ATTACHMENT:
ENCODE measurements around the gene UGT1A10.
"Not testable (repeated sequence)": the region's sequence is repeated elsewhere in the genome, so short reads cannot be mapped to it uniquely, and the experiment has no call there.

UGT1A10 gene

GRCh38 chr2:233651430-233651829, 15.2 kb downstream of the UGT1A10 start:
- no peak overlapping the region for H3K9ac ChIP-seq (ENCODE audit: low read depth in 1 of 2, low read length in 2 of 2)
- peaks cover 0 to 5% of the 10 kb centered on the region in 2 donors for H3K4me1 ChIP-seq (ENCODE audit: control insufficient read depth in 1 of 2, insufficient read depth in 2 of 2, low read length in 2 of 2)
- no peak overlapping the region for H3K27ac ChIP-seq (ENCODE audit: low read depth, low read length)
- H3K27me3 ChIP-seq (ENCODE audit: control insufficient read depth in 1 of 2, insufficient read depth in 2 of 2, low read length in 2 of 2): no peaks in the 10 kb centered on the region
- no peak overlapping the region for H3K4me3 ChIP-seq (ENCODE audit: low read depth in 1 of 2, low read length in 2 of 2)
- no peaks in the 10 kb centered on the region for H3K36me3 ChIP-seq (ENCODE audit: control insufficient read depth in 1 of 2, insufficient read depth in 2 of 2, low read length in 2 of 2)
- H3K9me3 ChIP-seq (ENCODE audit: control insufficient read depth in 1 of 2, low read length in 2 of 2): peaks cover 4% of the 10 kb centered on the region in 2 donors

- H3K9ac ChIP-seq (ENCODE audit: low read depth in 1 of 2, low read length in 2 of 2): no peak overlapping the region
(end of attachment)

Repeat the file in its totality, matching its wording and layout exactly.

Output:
ENCODE measurements around the gene UGT1A10.
"Not testable (repeated sequence)": the region's sequence is repeated elsewhere in the genome, so short reads cannot be mapped to it uniquely, and the experiment has no call there.

UGT1A10 gene

GRCh38 chr2:233651430-233651829, 15.2 kb downstream of the UGT1A10 start:
- no peak overlapping the region for H3K9ac ChIP-seq (ENCODE audit: low read depth in 1 of 2, low read length in 2 of 2)
- peaks cover 0 to 5% of the 10 kb centered on the region in 2 donors for H3K4me1 ChIP-seq (ENCODE audit: control insufficient read depth in 1 of 2, insufficient read depth in 2 of 2, low read length in 2 of 2)
- no peak overlapping the region for H3K27ac ChIP-seq (ENCODE audit: low read depth, low read length)
- H3K27me3 ChIP-seq (ENCODE audit: control insufficient read depth in 1 of 2, insufficient read depth in 2 of 2, low read length in 2 of 2): no peaks in the 10 kb centered on the region
- no peak overlapping the region for H3K4me3 ChIP-seq (ENCODE audit: low read depth in 1 of 2, low read length in 2 of 2)
- no peaks in the 10 kb centered on the region for H3K36me3 ChIP-seq (ENCODE audit: control insufficient read depth in 1 of 2, insufficient read depth in 2 of 2, low read length in 2 of 2)
- H3K9me3 ChIP-seq (ENCODE audit: control insufficient read depth in 1 of 2, low read length in 2 of 2): peaks cover 4% of the 10 kb centered on the region in 2 donors

- H3K9ac ChIP-seq (ENCODE audit: low read depth in 1 of 2, low read length in 2 of 2): no peak overlapping the region